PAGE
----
Among critically ill patients with unhealthy alcohol use who are receiving mechanical ventilation, is high-dose baclofen effective in preventing agitation-related events?
In this randomized clinical trial that included 314 patients, the percentage of patients with an agitation-related event was 19.7% in the baclofen group and 29.7% in the placebo group, a difference that was statistically significant.
Although high-dose baclofen significantly reduced agitation-related events, further research is needed to determine the possible role of baclofen for patients receiving mechanical ventilation with unhealthy alcohol use, considering the modest effect and the totality of findings for the secondary end points and adverse events.
Unhealthy alcohol use can lead to agitation in the intensive care unit (ICU).
To assess whether high-dose baclofen reduces agitation-related events compared with placebo in patients with unhealthy alcohol use receiving mechanical ventilation.
Design, Settings, and Participants
This phase 3, double-blind, placebo-controlled, randomized clinical trial conducted in 18 ICUs in France recruited adults receiving mechanical ventilation who met criteria for unhealthy alcohol use. Patients were enrolled from June 2016 to February 2018; the last follow-up was in May 2019.
Baclofen (n = 159), adjusted from 50 to 150 mg per day based on estimated glomerular filtration rate, or placebo (n = 155) during mechanical ventilation up to a maximum of 15 days before gradual dose reduction over 3 to 6 days.
Main Outcomes and Measures
The primary end point was the percentage of patients with at least 1 agitation-related event over the treatment period. Secondary outcomes included duration of mechanical ventilation, length of ICU stay, and 28-day mortality.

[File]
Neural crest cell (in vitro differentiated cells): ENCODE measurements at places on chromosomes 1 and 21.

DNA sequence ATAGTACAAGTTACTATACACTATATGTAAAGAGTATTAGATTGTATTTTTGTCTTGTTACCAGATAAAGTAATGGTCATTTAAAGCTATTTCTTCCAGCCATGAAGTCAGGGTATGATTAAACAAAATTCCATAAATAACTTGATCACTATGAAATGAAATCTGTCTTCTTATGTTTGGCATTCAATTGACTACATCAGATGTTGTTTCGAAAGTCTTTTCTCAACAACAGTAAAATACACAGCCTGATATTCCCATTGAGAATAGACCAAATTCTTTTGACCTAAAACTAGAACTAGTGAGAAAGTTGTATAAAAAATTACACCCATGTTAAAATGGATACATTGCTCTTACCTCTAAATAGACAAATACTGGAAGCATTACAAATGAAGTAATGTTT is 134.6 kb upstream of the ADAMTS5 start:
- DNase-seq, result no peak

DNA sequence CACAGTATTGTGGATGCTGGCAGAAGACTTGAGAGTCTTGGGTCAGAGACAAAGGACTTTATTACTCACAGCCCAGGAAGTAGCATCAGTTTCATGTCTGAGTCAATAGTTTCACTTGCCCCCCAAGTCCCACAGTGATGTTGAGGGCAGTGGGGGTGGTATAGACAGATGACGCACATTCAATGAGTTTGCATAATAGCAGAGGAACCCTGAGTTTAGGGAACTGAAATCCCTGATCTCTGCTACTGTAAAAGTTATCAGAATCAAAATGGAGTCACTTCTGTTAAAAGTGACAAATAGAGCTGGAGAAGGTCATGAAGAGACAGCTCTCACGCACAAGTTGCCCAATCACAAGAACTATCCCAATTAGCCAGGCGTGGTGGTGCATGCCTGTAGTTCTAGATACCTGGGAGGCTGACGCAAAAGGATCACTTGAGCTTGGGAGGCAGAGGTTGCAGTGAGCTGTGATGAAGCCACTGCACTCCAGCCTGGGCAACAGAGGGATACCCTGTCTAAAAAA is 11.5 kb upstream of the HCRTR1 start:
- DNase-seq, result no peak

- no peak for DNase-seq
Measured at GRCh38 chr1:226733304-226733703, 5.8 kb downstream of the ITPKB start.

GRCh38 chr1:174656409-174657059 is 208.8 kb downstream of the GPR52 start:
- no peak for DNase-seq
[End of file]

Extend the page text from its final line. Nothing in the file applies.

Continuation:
Among 314 patients who were randomized (mean age, 57 years; 60 [17.2%] women), 313 (99.7%) completed the trial. There was a statistically significant decrease in the percentage of patients who experienced at least 1 agitation-related event in the baclofen group vs the placebo group (31 [19.7%] vs 46 [29.7%]; difference, −9.93% [95% CI, –19.45% to –0.42%]; adjusted odds ratio, 0.59 [95% CI, 0.35-0.99]). Of 18 prespecified secondary end points, 14 were not significantly different. Compared with the placebo group, the baclofen group had a significantly longer median length of mechanical ventilation (9 vs 8 days; difference, 2.00 [95% CI, 0.00-3.00]; hazard ratio [HR] for extubation, 0.76 [95% CI, 0.60-0.97]) and stay in the ICU (14 vs 11 days; difference, 2.00 [95% CI, 0.00-4.00]; HR for discharge, 0.70 [95% CI, 0.54-0.90]). At 28 days, there was no significant difference in mortality in the baclofen vs placebo group (25.3% vs 21.6%; adjusted odds ratio, 1.24 [95% CI, 0.72-2.13]). Delayed awakening (no eye opening at 72 hours after cessation of sedatives and analgesics) occurred in 14 patients (8.9%) in the baclofen group vs 3 (1.9%) in the placebo group.
Conclusions and Relevance
Among patients with unhealthy alcohol use receiving mechanical ventilation, treatment with high-dose baclofen, compared with placebo, resulted in a statistically significant reduction in agitation-related events. However, considering the modest effect and the totality of findings for the secondary end points and adverse events, further research is needed to determine the possible role of baclofen in this setting and to potentially optimize dosing.
ClinicalTrials.gov Identifier: NCT02723383
Vourc’h M, Garret C, Gacouin A, et al. Effect of High-Dose Baclofen on Agitation-Related Events Among Patients With Unhealthy Alcohol Use Receiving Mechanical Ventilation: A Randomized Clinical Trial. JAMA. 2021;325(8):732–741. doi:10.1001/jama.2021.0658
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